統合失調症と認知症の類似性(Similarity between schizophrenia and dementia)

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前頭側頭型認知症では、統合失調症と同じ脳内ネットワークが影響を受ける可能性がある In frontotemporal dementia, the same brain networks can be affected as in schizophrenia

2022-08-04 マックス・プランク研究所

original
Neuroanatomical patterns of the behavioral variant of frontotemporal dementia (top) and schizophrenia

科学者たちは、前頭側頭型認知症患者の特徴に似た脳内の神経解剖学的パターンの有効な兆候を初めて発見している。
前頭側頭型認知症(FTD)、特に行動バリアント (bvFTD) は、統合失調症と混同されることが多いため、初期の段階で気づくのは困難です。
人工知能を用いて両疾患の神経解剖学的分類法を訓練し、それを異なるコホートの脳データに対して適用した。その結果、統合失調症患者の41%がbvFTDの基準を満たしたことが、権威あるJAMA Psychiatry誌に発表されました。
研究チームは、2つの疾患の類似性を示すbvFTDスコアが高い患者ほど、「bvFTD様」の表現型を持ち、2年間で症状が改善する可能性が低いことを発見しました。
bvFTDでは、特定のニューロン(von Economoニューロン)が滅失します。統合失調症では、これらのニューロンにも変化が見られます。

<関連情報>

多峰性機械学習による精神病と前頭側頭型認知症の関連性の探索 前駆病変の再考 Exploring Links Between Psychosis and Frontotemporal Dementia Using Multimodal Machine Learning Dementia Praecox Revisited

Nikolaos Koutsouleris, Christos Pantelis, Dennis Velakoulis,  Philip McGuire, Dominic B. Dwyer,Maria-Fernanda Urquijo-Castro, Riya Paul, Sen Dong, David Popovic, Oemer Oeztuerk, Joseph Kambeitz, Raimo K. R. Salokangas, Jarmo Hietala, Alessandro Bertolino,Paolo Brambilla, Rachel Upthegrove, Stephen J. Wood, Rebekka Lencer, Stefan Borgwardt, Carlo Maj, Markus Nöthen,Franziska Degenhardt, Maryna Polyakova,  Karsten Mueller, Arno Villringer, Adrian Danek, Klaus Fassbender,Klaus Fliessbach,Holger Jahn, Johannes Kornhuber, Bernhard Landwehrmeyer,Sarah Anderl-Straub, Johannes Prudlo, Matthis Synofzik, Jens Wiltfang, Lina Riedl, Janine Diehl-Schmid,Markus Otto, Eva Meisenzahl, Peter Falkai, Matthias L. Schroeter,
JAMA Psychiatry  Published:August 3, 2022
DOI:10.1001/jamapsychiatry.2022.2075

Key Points

Question Do psychosis and dementia share brain-behavioral alterations?

Findings In this diagnostic/prognostic study including 1870 patients, patients with schizophrenia expressed the neuroanatomical pattern of behavioral-variant frontotemporal dementia more strongly (41%) than that of Alzheimer disease (17%), and at lower levels, this difference was also encountered in those with major depression (22% vs 3%). Already in clinical high-risk states for psychosis the high expression of the behavioral-variant frontotemporal dementia pattern was linked to severe phenotypes, unfavorable courses, and elevated polygenic risks for schizophrenia and dementia, with further pattern progression being present in those patients who did not recover over time.

Meaning Dementia praecox should be revisited as a shared pathophysiological dimension of severe psychosis and frontotemporal disease spectra.

Abstract

Importance The behavioral and cognitive symptoms of severe psychotic disorders overlap with those seen in dementia. However, shared brain alterations remain disputed, and their relevance for patients in at-risk disease stages has not been explored so far.

Objective To use machine learning to compare the expression of structural magnetic resonance imaging (MRI) patterns of behavioral-variant frontotemporal dementia (bvFTD), Alzheimer disease (AD), and schizophrenia; estimate predictability in patients with bvFTD and schizophrenia based on sociodemographic, clinical, and biological data; and examine prognostic value, genetic underpinnings, and progression in patients with clinical high-risk (CHR) states for psychosis or recent-onset depression (ROD).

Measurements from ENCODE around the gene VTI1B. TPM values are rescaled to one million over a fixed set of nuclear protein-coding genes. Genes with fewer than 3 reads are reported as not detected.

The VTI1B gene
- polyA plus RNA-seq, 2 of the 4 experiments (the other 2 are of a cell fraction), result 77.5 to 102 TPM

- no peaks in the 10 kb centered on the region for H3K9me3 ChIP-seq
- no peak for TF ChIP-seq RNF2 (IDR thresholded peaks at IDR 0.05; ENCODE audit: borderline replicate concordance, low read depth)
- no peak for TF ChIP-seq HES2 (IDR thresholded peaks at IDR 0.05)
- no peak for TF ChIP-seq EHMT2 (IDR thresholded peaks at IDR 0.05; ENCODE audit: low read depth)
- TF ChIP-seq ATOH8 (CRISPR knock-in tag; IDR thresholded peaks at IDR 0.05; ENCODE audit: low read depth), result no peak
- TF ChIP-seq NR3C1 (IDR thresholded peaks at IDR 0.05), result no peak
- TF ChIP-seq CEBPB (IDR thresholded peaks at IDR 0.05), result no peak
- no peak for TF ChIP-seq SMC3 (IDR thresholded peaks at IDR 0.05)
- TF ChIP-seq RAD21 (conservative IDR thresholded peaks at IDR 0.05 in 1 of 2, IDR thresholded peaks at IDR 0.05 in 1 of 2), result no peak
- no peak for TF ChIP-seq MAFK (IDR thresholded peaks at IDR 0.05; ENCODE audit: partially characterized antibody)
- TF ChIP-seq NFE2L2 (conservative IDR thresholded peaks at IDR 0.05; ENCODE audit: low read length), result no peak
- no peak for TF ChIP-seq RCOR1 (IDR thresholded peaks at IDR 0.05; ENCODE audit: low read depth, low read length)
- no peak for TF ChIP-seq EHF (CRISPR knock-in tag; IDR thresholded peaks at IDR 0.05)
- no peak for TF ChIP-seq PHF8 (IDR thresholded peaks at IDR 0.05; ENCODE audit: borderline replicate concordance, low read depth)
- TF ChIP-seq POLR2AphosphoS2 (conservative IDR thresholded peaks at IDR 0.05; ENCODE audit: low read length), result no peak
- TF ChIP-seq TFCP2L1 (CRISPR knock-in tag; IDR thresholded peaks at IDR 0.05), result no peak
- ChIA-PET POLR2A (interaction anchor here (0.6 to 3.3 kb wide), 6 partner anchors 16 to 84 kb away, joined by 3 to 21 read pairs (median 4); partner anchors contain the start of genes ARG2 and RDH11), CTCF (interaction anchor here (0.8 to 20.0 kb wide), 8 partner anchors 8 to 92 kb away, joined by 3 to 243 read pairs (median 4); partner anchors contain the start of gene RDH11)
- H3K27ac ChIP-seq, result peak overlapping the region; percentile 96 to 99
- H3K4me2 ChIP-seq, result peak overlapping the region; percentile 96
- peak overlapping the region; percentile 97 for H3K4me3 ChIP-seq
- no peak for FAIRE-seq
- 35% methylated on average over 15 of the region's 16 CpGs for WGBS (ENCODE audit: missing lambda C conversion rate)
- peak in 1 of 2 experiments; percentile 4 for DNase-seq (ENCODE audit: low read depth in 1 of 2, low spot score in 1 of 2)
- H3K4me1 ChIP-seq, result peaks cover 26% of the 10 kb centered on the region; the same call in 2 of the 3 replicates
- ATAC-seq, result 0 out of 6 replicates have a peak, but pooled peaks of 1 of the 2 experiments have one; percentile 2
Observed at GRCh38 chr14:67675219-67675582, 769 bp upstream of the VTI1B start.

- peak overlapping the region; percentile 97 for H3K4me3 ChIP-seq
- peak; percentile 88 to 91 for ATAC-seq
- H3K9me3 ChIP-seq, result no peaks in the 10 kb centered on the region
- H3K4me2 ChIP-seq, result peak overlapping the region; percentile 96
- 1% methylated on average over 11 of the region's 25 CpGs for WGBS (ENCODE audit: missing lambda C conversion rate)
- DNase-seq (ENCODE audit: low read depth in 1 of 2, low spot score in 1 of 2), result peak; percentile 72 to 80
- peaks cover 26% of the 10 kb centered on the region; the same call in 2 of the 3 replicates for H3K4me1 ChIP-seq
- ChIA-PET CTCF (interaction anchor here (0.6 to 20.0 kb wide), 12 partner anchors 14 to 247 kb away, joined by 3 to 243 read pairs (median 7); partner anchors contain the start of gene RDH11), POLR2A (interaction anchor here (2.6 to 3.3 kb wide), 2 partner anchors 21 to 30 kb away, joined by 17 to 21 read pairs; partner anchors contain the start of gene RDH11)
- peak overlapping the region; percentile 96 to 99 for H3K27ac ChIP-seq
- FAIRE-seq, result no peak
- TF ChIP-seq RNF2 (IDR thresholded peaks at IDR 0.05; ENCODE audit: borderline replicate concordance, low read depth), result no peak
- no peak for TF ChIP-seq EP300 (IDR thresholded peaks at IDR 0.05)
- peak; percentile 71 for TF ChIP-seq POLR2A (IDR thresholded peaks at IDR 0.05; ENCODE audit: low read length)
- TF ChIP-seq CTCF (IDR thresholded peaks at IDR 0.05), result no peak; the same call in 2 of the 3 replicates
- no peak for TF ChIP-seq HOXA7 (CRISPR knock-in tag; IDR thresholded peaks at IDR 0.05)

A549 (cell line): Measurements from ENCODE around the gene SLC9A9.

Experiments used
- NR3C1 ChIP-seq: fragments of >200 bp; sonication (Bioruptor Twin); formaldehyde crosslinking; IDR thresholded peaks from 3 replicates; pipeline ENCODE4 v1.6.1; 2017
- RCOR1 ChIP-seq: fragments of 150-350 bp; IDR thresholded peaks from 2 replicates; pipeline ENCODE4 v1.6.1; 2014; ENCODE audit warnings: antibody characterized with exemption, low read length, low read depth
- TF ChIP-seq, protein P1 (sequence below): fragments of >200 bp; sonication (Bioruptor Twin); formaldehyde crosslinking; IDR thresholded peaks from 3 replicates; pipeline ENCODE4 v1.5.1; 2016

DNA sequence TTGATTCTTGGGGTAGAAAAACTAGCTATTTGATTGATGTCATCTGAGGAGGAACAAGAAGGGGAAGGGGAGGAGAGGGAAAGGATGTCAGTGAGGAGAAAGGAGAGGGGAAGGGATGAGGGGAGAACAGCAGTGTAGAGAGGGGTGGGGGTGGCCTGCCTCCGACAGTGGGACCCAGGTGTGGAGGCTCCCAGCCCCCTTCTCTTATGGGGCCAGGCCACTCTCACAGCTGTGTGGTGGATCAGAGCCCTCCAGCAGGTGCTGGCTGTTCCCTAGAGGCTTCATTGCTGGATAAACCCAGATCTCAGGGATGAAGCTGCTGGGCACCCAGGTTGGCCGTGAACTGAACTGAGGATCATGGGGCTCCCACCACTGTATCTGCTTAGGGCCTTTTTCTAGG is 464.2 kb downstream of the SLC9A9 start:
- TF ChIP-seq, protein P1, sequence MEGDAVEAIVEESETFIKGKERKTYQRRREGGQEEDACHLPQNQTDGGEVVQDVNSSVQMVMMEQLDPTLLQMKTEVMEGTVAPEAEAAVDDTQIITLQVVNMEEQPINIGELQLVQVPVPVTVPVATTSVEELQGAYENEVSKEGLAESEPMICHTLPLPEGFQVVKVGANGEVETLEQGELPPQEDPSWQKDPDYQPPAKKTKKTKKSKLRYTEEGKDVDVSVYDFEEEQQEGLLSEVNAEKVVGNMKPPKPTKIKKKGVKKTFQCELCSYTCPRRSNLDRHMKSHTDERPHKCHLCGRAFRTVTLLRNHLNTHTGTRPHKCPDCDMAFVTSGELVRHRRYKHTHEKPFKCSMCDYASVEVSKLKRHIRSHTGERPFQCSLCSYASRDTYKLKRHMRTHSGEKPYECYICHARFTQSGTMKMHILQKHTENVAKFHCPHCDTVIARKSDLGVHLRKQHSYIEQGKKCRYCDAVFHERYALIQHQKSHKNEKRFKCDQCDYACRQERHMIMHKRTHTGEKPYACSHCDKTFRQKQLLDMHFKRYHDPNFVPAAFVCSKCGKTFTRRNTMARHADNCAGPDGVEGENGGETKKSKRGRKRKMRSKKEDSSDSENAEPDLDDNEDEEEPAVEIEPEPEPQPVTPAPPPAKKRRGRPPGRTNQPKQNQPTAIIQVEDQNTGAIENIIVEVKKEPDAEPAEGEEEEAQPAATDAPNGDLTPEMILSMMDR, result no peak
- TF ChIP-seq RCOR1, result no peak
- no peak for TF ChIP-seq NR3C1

Design, Setting, and Participants This study included 1870 individuals from 5 cohorts, including (1) patients with bvFTD (n = 108), established AD (n = 44), mild cognitive impairment or early-stage AD (n = 96), schizophrenia (n = 157), or major depression (n = 102) to derive and compare diagnostic patterns and (2) patients with CHR (n = 160) or ROD (n = 161) to test patterns’ prognostic relevance and progression. Healthy individuals (n = 1042) were used for age-related and cohort-related data calibration. Data were collected from January 1996 to July 2019 and analyzed between April 2020 and April 2022.

Main Outcomes and Measures Case assignments based on diagnostic patterns; sociodemographic, clinical, and biological data; 2-year functional outcomes and genetic separability of patients with CHR and ROD with high vs low pattern expression; and pattern progression from baseline to follow-up MRI scans in patients with nonrecovery vs preserved recovery.

Results Of 1870 included patients, 902 (48.2%) were female, and the mean (SD) age was 38.0 (19.3) years. The bvFTD pattern comprising prefrontal, insular, and limbic volume reductions was more expressed in patients with schizophrenia (65 of 157 [41.2%]) and major depression (22 of 102 [21.6%]) than the temporo-limbic AD patterns (28 of 157 [17.8%] and 3 of 102 [2.9%], respectively). bvFTD expression was predicted by high body mass index, psychomotor slowing, affective disinhibition, and paranoid ideation (R2 = 0.11). The schizophrenia pattern was expressed in 92 of 108 patients (85.5%) with bvFTD and was linked to the C9orf72 variant, oligoclonal banding in the cerebrospinal fluid, cognitive impairment, and younger age (R2 = 0.29). bvFTD and schizophrenia pattern expressions forecasted 2-year psychosocial impairments in patients with CHR and were predicted by polygenic risk scores for frontotemporal dementia, AD, and schizophrenia. Findings were not associated with AD or accelerated brain aging. Finally, 1-year bvFTD/schizophrenia pattern progression distinguished patients with nonrecovery from those with preserved recovery.

Conclusions and Relevance Neurobiological links may exist between bvFTD and psychosis focusing on prefrontal and salience system alterations. Further transdiagnostic investigations are needed to identify shared pathophysiological processes underlying the neuroanatomical interface between the 2 disease spectra.

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